The Johnson Art Museum recently launched the Student Docent Program to train Cornell students interested in becoming tour guides at the museum.
The new program was initiated because the existing schedule for docents came with a demanding time commitment, said Jessica Evett-Miller, assistant coordinator for University programs, and one of the program’s founders.
“As a student docent, I bring people into the museum to give them a comprehensive tour of the Johnson’s permanent collections,” Aly Stein ’13 said.
Many public school groups visit the museum during the week, she said, which often conflicts with undergraduates’ class schedules.
“We saw a need for a specific program that would suit the needs of students interested in becoming docents, and provide them with opportunities to give tours at the museum,” Evett-Miller said.
According to Evett-Miller, each student enrolled in the Student Docent Program is required to attend five training sessions to learn about the museum’s collection. In the last session, she said, students choose between six and eight works to focus on during the tours they will lead.
“We tried to pick [pieces] from every permanent collection, which meant exploring art that otherwise I might not have been drawn to,” Stein said. “I tried my best to choose pieces that would be able to all connect together somehow, despite being from different parts of the world and different centuries in time.”
Once students are deemed qualified tour guides, they organize three groups to lead around the museum, a requirement that “attracts more visitors to the museum,” student docent Dorothy Chan ’12 said.
“These [groups] can be student organizations, a sorority or fraternity, a sports team, or a group of friends — any groups on campus that they are involved with or choose to approach with the offer of a guided tour,” Evett-Miller said.
Student docents said that the program gives undergraduates who are potentially interested in entering the art world an opportunity to experience museum life.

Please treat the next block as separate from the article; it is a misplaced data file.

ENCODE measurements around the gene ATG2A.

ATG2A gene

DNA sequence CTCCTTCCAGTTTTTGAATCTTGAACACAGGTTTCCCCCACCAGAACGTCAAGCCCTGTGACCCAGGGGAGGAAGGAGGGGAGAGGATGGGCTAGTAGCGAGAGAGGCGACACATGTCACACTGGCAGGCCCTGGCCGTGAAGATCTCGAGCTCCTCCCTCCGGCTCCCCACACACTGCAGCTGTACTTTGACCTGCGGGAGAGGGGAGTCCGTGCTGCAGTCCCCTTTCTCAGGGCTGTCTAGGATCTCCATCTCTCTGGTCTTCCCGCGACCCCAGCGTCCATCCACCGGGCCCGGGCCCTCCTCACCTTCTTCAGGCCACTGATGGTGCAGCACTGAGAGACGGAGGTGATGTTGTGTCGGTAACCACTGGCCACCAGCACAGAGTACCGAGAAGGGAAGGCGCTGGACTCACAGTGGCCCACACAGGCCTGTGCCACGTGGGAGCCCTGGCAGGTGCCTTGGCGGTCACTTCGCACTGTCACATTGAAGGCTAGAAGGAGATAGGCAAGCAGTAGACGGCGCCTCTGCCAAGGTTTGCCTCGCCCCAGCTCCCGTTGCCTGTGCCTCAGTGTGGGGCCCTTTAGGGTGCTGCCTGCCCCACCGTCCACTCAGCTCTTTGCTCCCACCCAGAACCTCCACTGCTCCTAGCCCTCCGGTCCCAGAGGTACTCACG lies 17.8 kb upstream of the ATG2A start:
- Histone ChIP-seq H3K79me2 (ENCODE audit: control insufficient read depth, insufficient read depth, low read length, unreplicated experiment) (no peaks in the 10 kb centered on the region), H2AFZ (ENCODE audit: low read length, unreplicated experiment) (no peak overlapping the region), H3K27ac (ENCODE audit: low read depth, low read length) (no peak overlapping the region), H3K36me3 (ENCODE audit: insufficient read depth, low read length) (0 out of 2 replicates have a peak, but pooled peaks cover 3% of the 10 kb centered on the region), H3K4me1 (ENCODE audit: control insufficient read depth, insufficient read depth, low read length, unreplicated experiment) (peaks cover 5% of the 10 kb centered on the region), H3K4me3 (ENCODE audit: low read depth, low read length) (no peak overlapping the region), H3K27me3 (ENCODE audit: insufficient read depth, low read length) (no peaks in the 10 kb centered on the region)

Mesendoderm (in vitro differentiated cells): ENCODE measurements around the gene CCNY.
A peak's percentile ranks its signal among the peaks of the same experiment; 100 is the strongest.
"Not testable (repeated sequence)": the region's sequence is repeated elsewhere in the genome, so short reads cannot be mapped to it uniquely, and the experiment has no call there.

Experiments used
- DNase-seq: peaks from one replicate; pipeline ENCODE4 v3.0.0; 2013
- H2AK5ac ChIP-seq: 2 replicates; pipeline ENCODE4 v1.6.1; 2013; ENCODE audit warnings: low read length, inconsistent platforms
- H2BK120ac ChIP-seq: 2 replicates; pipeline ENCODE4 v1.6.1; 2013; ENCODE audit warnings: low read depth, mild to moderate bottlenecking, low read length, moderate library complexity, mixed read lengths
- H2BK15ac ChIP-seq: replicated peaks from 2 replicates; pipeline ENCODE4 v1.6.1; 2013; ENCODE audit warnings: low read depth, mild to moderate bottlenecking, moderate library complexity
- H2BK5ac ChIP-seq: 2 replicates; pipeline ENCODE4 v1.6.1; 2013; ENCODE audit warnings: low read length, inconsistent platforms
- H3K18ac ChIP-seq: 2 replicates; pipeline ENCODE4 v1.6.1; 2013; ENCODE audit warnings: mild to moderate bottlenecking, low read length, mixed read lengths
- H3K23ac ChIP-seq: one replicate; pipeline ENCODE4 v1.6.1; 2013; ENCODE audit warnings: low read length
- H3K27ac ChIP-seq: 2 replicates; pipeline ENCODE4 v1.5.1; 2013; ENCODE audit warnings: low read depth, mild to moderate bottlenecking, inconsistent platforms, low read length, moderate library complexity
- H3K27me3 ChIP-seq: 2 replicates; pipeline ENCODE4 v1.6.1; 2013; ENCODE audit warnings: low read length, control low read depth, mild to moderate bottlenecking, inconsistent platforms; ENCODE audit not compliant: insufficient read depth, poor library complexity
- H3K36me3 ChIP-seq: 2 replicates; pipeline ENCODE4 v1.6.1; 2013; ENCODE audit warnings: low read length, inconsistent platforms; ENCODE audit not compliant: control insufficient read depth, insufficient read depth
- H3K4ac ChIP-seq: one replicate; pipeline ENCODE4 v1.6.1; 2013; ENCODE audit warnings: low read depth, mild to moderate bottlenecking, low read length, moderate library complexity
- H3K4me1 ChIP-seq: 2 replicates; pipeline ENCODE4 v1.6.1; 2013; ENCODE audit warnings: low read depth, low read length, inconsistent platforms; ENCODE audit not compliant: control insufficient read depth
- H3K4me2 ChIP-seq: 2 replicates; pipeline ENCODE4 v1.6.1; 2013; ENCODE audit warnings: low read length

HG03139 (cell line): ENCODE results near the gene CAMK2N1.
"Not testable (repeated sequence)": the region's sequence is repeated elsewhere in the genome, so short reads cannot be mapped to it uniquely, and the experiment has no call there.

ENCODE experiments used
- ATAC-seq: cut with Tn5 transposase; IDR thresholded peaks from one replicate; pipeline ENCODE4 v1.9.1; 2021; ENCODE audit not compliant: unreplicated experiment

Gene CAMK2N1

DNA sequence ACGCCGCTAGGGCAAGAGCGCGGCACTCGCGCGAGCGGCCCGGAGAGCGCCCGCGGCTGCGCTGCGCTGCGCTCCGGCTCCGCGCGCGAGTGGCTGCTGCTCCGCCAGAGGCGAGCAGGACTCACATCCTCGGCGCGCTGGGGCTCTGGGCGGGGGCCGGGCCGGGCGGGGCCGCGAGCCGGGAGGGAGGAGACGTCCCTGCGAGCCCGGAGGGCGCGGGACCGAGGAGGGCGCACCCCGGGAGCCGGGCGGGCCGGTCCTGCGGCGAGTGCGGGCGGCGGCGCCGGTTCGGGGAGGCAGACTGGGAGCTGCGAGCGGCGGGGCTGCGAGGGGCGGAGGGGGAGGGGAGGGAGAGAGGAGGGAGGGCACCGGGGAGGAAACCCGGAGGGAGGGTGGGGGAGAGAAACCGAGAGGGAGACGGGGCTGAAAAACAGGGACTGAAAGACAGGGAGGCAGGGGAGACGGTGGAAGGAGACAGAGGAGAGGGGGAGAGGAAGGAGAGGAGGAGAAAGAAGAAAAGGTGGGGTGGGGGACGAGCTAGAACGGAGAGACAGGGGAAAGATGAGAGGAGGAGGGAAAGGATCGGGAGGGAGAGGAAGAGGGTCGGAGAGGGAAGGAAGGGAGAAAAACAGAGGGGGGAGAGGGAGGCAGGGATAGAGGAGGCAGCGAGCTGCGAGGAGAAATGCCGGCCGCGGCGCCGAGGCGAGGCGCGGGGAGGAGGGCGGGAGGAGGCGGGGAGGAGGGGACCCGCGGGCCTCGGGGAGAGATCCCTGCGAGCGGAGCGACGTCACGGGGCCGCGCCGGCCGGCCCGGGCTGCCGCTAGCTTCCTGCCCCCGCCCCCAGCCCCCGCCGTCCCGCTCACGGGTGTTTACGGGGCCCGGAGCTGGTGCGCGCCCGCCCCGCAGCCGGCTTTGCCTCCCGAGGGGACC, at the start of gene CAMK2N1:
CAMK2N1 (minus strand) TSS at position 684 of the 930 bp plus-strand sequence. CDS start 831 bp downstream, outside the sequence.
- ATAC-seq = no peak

“On the professional level, this program is great for anyone looking into museum studies or curatorial work,” Chan said.
Although an interest in art history motivates many students to participate in the program, most of the docents are not history of art majors, Stein noted.
“When I look at ‘Fields in the Month of June’ painted by Daubigny, I use the interpretation of a Development Sociology major to note the rural mystique that the painting creates. Without my background in DSoc, I might have otherwise not taken note of that,” Stein said.
According to Stein, several of this year’s docents are proficient in foreign languages, alowing visitors to choose the language spoken on their tour.
Evett-Miller said she is very pleased with the young program thus far, but plans to implement slight changes next year.
“I think we will revise our training slightly and ask students to commit to giving four tours during the academic year, rather than three. We are also instituting a more formal application process,” she said.
The program was established at the beginning of this school year, Evett-Miller said, and the trainees were first eligible to give tours this semester. There are currently 11 certified docents.